Govt plans biggest environment law shake-up in a generation
Government heralds biggest environment law shake-up in a generation
By Pattrick Smellie
Feb. 28 (BusinessDesk) - Environment Minister Amy Adams has unveiled proposals for the most sweeping amendments to environmental and resource management law in a generation, including a much greater role for central government to direct local government decision-making.
At the heart of the proposed changes to the 22-year-old Resource Management Act is a desire to see community input into appropriate resource use occurring at the local government planning stage, rather than the current tendency for battles over local economic development to play out during resource consent applications.
Also proposed is a new central government agency which could be used to fast-track major developments such as approval for major new suburban subdivisions in cities like Auckland, where limited housing supply is making homes unaffordable for many people.
"Frustration with RMA processes is rife," Adams told a breakfast briefing in Wellington, attended by key players in city and environmental planning from around the country.
"There are too many times when planning happens almost by default and decisions are fought over on a consent-by-consent basis, and too many occasions where inconsistency between multiple plans eats up resources as councils battle between themselves."
Too many resource consents were blocked by a single, well-funded objector opposing a community's plans, while many local councils were making the cost of simple activities, like home renovations, unnecessarily expensive.
"In most cases, the issue is not about the decision ultimately reached, it is about wastage of time and money to get to that decision," said Adams. The proposed reforms will leave the RMA's Section 5, with its central tenet of "sustainable management" untouched, but there will be updates to the other crucial sections.
"A single and updated set of principles to guide planning and decision-making to replace the out of date Sections 6 and 7 is proposed," said Adams.
Labour's environment spokeswoman, Maryan Street, labelled the proposals an "Ministerial power grab" that went too far, "especially when it gives more power to Ministers to intervene directly in local plan-making processes and at the same time, proposes to reduce the role of the Environment Court significantly."
Among the most significant proposals are:
* a huge reduction in the number of local government planning documents, often overlapping and inconsistent, to a single plan for every "district", and doing away with the need for separate district and regional plans. Currently, New Zealand operates 170 separate resource planning documents, compared with just 37 in Scotland;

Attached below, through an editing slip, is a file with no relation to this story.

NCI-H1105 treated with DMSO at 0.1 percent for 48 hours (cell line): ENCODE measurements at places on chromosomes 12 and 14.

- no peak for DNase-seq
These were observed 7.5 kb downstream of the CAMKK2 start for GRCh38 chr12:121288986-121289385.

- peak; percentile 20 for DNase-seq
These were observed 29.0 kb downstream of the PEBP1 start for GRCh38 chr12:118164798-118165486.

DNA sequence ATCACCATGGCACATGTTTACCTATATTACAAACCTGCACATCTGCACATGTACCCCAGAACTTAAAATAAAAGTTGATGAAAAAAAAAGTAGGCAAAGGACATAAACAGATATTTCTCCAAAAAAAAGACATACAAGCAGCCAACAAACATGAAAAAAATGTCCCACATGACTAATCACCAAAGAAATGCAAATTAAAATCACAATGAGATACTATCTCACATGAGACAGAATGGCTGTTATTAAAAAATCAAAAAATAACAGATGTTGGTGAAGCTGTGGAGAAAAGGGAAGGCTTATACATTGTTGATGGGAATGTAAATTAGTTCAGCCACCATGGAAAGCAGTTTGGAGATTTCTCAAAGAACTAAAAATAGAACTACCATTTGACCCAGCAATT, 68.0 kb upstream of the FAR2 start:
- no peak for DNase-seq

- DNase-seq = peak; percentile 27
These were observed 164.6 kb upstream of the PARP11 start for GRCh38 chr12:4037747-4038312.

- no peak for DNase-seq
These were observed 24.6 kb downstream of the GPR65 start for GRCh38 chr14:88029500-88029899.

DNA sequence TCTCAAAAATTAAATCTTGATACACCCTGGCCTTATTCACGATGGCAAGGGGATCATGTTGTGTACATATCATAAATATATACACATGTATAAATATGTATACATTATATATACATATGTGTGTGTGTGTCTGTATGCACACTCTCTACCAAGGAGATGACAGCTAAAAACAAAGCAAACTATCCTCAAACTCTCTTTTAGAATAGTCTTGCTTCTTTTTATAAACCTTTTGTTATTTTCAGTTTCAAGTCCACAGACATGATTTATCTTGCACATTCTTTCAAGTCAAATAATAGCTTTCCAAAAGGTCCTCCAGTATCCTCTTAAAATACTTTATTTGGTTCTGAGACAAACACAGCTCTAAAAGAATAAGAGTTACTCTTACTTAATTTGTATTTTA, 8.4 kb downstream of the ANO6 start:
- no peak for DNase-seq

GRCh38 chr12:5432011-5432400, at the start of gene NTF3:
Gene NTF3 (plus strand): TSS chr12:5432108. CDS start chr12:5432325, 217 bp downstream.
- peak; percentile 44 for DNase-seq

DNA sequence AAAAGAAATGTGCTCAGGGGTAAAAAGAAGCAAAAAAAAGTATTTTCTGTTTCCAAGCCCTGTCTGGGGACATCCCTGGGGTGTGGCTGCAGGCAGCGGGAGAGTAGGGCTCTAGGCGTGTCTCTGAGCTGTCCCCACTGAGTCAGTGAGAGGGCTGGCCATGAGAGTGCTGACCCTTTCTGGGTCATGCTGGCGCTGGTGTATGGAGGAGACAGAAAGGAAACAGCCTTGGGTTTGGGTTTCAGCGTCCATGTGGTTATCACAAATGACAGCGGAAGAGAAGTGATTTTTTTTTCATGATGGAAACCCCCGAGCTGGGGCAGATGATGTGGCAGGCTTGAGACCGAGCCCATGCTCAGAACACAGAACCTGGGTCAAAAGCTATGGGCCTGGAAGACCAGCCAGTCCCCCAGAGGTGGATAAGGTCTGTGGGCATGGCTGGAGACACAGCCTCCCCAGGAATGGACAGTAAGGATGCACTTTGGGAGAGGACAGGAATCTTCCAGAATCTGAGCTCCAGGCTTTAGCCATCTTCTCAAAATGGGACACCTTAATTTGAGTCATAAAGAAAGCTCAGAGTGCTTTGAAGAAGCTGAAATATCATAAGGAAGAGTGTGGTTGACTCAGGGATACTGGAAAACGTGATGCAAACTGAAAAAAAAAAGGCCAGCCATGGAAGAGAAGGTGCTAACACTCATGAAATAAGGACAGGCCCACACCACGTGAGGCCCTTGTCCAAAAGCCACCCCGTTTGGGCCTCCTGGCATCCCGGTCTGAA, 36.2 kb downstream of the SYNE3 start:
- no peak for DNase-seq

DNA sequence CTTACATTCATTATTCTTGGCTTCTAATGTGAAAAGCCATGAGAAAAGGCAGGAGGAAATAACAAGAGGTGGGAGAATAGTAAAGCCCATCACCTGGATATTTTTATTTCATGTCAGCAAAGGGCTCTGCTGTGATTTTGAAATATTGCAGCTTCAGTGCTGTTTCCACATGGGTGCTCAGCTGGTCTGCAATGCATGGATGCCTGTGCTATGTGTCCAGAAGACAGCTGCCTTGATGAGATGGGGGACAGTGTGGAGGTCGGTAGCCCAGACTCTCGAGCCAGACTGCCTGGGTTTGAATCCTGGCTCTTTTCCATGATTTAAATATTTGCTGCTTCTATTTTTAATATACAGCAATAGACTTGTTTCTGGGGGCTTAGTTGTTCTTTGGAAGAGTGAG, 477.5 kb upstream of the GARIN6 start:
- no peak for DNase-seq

* greater central government guidance on the content of plans, especially on national priorities. The government could direct plan changes to reflect, for example, national as well as local priorities;
* a 10 day turnaround for minor resource consent applications;
* in the case of notified resource consent applications, submissions and appeals to be restricted to the issues requiring notification;
* restriction of certain types of Environment Court appeals to require rehearing rather than starting afresh on the issues. The new system of developing district plans "is focused on reducing reliance on the courts making decisions instead of communities";
* creation of a new Crown agency, possibly an offshoot of the Environmental Protection Authority.
"Where there is a matter of national significance that needs local action but has not been able to be adequately addressed, for example residential land supply in Auckland, the existing tools have proved inadequate for quick and effective central government action," said Adams.
Auckland Council's chief planning officer Roger Blakeley challenged Adams on the potential for such powers to over-ride local democracy, to which Adams replied: "There are a lot of places where the government has been too hands-off."
The proposals will also see local councils work to more standardised documents across the country and to public performance indicators to show relative performance in processing consents.
Maori participation is included in the reforms, with Adams saying the quality of engagement worked well in some areas and was "ad hoc" in others.
Submissions on the discussion document are due by April 2, with the government determined to have major revisions to the RMA passed into law before Christmas.